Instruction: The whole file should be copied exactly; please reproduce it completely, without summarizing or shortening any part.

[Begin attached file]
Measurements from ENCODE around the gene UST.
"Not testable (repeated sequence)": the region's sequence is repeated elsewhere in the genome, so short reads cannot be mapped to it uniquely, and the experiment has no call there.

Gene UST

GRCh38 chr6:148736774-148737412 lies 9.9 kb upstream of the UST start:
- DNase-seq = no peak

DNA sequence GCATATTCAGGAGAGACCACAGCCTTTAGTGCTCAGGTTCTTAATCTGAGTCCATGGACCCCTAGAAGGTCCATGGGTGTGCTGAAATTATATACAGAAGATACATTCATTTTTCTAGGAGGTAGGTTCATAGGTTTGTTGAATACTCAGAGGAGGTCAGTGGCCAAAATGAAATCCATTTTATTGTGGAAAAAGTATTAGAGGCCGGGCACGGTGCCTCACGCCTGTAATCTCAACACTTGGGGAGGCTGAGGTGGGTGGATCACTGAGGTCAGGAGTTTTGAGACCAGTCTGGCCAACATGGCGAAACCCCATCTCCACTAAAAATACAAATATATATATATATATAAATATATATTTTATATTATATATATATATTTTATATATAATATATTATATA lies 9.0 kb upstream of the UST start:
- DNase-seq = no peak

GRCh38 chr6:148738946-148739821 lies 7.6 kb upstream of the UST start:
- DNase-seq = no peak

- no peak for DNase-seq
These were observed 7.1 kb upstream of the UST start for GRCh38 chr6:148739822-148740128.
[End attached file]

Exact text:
Measurements from ENCODE around the gene UST.
"Not testable (repeated sequence)": the region's sequence is repeated elsewhere in the genome, so short reads cannot be mapped to it uniquely, and the experiment has no call there.

Gene UST

GRCh38 chr6:148736774-148737412 lies 9.9 kb upstream of the UST start:
- DNase-seq = no peak

DNA sequence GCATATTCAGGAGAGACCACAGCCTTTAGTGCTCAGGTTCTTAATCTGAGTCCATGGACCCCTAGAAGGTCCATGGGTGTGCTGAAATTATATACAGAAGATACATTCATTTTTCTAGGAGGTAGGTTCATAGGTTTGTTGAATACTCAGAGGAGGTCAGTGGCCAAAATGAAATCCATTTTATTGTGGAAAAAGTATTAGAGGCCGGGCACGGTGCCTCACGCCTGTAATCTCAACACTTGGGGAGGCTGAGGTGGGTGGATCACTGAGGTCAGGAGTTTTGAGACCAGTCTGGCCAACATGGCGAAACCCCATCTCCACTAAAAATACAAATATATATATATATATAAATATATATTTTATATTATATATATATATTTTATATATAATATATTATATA lies 9.0 kb upstream of the UST start:
- DNase-seq = no peak

GRCh38 chr6:148738946-148739821 lies 7.6 kb upstream of the UST start:
- DNase-seq = no peak

- no peak for DNase-seq
These were observed 7.1 kb upstream of the UST start for GRCh38 chr6:148739822-148740128.